President Joe Biden, the first chief executive to openly oppose the death penalty, campaigned on ending the practice. Since he entered office, the Department of Justice has notified federal courts that it will not seek the death penalty in multiple cases in which it was sought under the Trump administration. But the Biden administration is now asking for the penalty to be reinstated in the case of the 2013 Boston Marathon bombing.
Dzhokhar Tsarnaev and his brother, Tamerlan, allegedly built pressure-cooker bombs that killed three people, including an 8-year-old boy, and wounded hundreds on April 15, 2013. After the two attempted to escape, police shot and killed Tamerlan and arrested the 19-year-old Dzhokhar.
The case against Dzhokhar Tsarnaev, now before the Supreme Court, is the first in which the Biden administration is seeking to reinstate a previously overturned death sentence. (In oral arguments last month, Justice Department lawyers defended the death sentence facing Dylann Roof, who killed nine Black churchgoers in Charleston in 2015.) The federal government had not performed an execution for close to two decades when former President Donald Trump restarted the practice in the final months of his administration. Trump oversaw the executions of 13 people. The last federal execution took place just days before Biden took office.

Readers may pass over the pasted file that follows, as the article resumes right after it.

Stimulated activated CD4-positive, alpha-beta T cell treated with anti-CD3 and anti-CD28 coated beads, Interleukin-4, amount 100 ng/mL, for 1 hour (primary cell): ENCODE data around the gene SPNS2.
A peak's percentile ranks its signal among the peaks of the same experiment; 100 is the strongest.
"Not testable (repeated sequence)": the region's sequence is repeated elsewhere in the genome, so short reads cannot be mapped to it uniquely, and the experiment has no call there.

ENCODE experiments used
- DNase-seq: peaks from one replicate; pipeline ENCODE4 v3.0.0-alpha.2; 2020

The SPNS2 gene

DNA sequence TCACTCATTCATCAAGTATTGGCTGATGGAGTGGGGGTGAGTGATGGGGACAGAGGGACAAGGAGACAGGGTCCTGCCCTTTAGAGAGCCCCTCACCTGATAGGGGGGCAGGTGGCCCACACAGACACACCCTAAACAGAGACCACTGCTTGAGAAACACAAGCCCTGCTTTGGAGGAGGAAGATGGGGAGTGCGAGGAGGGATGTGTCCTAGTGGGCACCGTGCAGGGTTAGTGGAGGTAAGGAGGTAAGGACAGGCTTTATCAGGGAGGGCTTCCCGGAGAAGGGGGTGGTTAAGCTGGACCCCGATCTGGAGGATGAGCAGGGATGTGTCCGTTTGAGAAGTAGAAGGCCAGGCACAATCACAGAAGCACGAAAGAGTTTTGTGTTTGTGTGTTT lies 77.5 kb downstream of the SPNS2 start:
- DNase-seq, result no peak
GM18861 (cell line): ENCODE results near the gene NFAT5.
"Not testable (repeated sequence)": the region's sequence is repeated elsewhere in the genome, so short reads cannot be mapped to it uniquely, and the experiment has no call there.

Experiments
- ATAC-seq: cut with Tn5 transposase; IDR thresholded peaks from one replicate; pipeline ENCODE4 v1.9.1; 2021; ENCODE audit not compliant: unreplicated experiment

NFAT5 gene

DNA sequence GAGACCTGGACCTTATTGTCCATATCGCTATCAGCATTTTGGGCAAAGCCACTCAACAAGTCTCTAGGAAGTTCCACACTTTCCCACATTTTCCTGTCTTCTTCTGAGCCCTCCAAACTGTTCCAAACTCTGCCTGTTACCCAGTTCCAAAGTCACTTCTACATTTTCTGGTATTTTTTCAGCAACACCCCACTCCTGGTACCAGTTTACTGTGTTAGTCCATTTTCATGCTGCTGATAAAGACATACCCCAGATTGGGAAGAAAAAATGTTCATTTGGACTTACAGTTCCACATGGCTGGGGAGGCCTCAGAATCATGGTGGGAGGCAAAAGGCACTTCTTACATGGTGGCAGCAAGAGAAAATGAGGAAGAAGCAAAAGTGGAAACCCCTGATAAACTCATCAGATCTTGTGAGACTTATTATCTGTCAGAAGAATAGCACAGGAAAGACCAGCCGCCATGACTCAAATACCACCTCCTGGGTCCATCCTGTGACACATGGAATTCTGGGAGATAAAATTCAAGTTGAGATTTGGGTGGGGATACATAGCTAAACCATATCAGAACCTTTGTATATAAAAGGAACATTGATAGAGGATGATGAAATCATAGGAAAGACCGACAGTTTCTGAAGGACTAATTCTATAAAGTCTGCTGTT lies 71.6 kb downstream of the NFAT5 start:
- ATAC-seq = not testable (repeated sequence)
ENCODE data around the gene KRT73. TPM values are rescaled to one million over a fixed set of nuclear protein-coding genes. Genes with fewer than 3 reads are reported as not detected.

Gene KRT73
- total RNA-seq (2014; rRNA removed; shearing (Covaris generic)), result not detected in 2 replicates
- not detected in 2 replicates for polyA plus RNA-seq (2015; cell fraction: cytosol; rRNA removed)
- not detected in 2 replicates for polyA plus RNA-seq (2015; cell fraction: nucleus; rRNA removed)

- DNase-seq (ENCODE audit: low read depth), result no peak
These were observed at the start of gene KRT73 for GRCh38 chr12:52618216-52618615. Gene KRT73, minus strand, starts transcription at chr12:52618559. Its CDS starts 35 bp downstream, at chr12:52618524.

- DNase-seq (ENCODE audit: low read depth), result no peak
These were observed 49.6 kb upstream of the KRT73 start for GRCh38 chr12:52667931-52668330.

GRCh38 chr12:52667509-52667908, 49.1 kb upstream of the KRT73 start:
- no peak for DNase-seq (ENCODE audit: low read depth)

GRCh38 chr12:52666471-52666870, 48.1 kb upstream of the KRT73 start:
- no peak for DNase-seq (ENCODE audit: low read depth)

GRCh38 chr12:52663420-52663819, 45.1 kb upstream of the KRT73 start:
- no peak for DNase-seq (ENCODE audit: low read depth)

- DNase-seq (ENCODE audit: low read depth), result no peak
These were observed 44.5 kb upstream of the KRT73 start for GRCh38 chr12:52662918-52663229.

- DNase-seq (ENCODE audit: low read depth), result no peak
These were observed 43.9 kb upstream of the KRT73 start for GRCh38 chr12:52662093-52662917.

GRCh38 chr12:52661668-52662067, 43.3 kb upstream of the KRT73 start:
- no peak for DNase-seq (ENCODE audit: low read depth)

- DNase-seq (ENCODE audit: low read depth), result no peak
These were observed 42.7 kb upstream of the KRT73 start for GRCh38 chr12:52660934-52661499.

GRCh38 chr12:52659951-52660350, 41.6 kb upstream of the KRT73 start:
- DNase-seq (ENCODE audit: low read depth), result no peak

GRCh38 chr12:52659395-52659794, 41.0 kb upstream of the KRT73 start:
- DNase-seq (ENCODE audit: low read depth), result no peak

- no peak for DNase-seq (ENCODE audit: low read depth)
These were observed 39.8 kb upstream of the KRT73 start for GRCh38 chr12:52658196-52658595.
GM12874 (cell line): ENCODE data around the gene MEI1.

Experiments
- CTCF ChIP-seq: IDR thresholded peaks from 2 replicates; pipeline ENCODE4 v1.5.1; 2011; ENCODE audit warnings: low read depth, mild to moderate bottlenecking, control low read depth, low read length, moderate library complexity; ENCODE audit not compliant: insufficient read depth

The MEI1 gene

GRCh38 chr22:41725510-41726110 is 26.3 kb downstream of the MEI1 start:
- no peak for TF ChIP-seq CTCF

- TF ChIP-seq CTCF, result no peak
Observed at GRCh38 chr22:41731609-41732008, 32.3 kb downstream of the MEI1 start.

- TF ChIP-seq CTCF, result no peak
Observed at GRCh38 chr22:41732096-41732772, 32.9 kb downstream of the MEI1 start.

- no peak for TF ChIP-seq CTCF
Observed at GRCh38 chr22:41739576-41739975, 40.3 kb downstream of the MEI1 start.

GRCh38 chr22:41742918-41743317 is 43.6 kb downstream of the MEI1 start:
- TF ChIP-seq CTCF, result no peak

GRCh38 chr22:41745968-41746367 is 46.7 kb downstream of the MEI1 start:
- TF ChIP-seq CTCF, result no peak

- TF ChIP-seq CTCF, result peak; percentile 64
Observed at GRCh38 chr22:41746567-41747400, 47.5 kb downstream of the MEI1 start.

Tsarnaev was sentenced in 2015 to six death sentences and 11 concurrent sentences of life without parole. He has since been incarcerated at the United States Penitentiary Administrative-Maximum Facility in Florence, Colorado, the nation’s only federal Supermax prison, also known as the “Alcatraz of the Rockies.” Last year, a federal appeals court overturned the death sentences and ordered Tsarnaev a new trial. The court found that the judge in the 2015 trial did not ensure impartiality of jurors, nor did they admit evidence that the brother, Tamerlan, had allegedly been involved in a triple-murder in 2011.
In a brief on Monday, the Justice Department argued in favor of the death penalty for Tsarnaev, saying that the 12-person jury in his 2015 trial found that the penalty was appropriate and that it should be reinstated.
White House spokesperson Andrew Bates said Biden believes that the Department of Justice should not carry out executions but that the department has independence on such decisions. “President Biden has made clear that he has deep concerns about whether capital punishment is consistent with the values that are fundamental to our sense of justice and fairness,” Bates said in an email. “The President believes the Department should return to its prior practice, and not carry out executions.” Bates directed questions on this specific filing to the Justice Department, which did not return The Intercept’s request for comment.
Asked about the death penalty during his confirmation hearings for attorney general, Merrick Garland said the use of the penalty gave him “great pause” and that when Biden set a policy on capital punishment, the Justice Department would follow it. Garland said he thought it was “not at all unlikely” that the administration would return to the previous moratorium on federal executions. Asked at the time if Garland would commit to defending Tsarnaev’s sentence on appeal, the judge said he couldn’t comment on pending cases.